As development proceeded in South Korea, individuals learned from their development-oriented experiences throughout the political and business hierarchies. Between 1960 and 1990, some traditional ways of engaging in economic activities were eventually replaced with modern practices. Individuals learned to manage some of their own global risks and no longer needed to rely totally on development technocrats. Laborers found jobs outside of family circles. Industrial activity increased in social acceptability. Overall, development technocrats under Park rule informed private individuals about attractive business opportunities, created new job opportunities, educated their labor force, and helped develop the entrepreneurial spirit of the private individual. Kim argues that these state efforts eventually produced a new breed of people in South Korea, and these people possessed skills, experiences, perceptions, needs, wants, and desires different from the majority of individuals living in South Korea in the early 1960s and before.

Noticeable competition for political and economic power began to emerge in the early 1970s as this new breed of people emerged. Many leaders of the chaebol as well as laborers in general decreased their dependence on government officials and development technocrats to create, identify, and modify prosperous economic opportunities. These business leaders and South Korean laborers now possessed the desire, intelligence, knowledge, and experiences to buy, sell, and derive income from their privately-owned resources in domestic and international markets. Hence, a private need for the state to take on the role of the protector of property rights emerged. Kim (1997: 5) calls this type of state a limited developmental state. It is a state that moves from being plan-oriented to market-oriented. In summary, the development institutions created under Park rule in the early 1960s played a role in changing the perceptions, skills, and experiences of business leaders and private individuals. These changes, in turn, led many individuals to call for political change in South Korea.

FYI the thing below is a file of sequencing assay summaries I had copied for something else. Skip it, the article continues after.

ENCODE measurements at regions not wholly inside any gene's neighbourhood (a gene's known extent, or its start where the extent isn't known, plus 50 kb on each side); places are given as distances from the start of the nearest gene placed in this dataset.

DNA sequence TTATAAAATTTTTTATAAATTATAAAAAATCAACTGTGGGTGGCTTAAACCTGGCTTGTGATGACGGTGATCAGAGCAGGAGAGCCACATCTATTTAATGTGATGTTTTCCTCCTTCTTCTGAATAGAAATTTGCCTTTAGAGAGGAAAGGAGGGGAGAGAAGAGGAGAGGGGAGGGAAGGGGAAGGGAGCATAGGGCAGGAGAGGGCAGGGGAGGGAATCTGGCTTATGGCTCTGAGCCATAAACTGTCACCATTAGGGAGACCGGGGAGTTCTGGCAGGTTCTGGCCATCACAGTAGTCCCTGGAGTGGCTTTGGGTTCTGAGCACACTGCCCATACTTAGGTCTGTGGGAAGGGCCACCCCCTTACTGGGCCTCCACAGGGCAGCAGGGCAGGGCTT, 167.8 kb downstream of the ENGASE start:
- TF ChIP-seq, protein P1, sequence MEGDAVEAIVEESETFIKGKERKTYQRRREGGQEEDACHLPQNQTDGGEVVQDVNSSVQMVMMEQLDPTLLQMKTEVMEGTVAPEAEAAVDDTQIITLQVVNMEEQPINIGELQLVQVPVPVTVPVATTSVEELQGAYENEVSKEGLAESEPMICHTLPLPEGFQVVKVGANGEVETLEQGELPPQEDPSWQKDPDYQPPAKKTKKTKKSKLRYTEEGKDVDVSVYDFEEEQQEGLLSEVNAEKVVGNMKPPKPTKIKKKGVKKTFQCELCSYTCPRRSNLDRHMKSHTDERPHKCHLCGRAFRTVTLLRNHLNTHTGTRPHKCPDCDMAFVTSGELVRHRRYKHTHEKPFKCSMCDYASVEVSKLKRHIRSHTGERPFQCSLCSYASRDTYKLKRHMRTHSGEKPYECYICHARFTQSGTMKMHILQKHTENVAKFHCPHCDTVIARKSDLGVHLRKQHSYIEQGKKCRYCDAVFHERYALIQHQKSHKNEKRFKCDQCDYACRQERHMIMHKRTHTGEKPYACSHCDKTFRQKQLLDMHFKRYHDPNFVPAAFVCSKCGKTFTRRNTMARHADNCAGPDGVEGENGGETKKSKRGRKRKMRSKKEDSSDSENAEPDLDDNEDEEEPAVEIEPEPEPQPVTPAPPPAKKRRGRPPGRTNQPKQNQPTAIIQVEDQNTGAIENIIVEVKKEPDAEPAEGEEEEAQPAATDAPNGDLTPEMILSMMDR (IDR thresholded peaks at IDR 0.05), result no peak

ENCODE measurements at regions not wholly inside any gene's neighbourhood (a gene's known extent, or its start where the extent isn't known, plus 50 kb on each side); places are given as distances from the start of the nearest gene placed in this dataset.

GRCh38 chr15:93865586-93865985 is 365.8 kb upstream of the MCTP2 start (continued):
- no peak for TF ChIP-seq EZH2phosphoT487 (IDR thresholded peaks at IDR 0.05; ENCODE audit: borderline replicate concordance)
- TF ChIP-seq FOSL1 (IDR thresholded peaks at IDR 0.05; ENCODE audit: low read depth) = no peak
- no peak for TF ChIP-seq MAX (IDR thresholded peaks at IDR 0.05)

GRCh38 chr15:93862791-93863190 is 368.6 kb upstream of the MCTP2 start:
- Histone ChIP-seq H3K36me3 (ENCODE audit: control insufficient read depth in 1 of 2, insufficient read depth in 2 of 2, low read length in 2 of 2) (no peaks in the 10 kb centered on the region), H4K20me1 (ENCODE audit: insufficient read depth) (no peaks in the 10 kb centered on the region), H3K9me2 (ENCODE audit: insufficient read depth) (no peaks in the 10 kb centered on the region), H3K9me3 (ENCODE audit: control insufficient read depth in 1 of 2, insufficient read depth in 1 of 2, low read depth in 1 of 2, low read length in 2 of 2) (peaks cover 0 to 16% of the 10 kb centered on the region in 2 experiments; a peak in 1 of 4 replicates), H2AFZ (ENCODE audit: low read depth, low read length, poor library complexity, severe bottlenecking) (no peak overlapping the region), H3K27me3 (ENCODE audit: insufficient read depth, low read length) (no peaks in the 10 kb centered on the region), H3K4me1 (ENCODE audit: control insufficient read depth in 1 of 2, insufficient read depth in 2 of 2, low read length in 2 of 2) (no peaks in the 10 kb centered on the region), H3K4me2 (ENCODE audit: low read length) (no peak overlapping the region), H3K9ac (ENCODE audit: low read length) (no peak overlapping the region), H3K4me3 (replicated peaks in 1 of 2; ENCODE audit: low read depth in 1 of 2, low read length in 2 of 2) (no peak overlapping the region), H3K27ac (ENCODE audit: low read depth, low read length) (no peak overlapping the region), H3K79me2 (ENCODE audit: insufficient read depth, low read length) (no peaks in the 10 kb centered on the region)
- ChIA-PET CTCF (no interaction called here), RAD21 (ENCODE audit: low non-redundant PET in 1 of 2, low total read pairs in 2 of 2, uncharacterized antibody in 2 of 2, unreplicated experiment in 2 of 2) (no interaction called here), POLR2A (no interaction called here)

In conclusion, Kim succeeds in telling a non-neoclassical story of economic success in South Korea. She skillfully highlights the developmental importance of recognizing the long-term roles of the neo-classical features required in individual state and business institutions, but, also, she recognizes the importance of admitting that institutional change is gradual and not instantaneous. In addition, Kim claims institutions do not act in isolation but are a part of an intricate web of political, social, and economic institutions. By taking all of this into account, Kim provides a complete analysis of changing developmental roles played by the polity and chaebol of South Korea. She could expand her theoretical base by drawing on the institutional theories of Douglass C. North offered in his books Institutions, Institutional Change and Economic Performance (Cambridge, Mass: 1990) and Structure and Change in Economic History (New York: 1981). Additionally, Kim could include in her future research a detailed study of the role played by dominant social institutions present in South Korea during her period of review. Please refer to Tawni Hunt Ferrarini’s article The Economics Behind the Role of the Korean Family Institution in the Development of South Korea, presented in William R. Childs (ed), Essays in Economic and Business History, (Columbus, OH: the EBHS and the Department of History at Ohio State University: 1996), 27-43.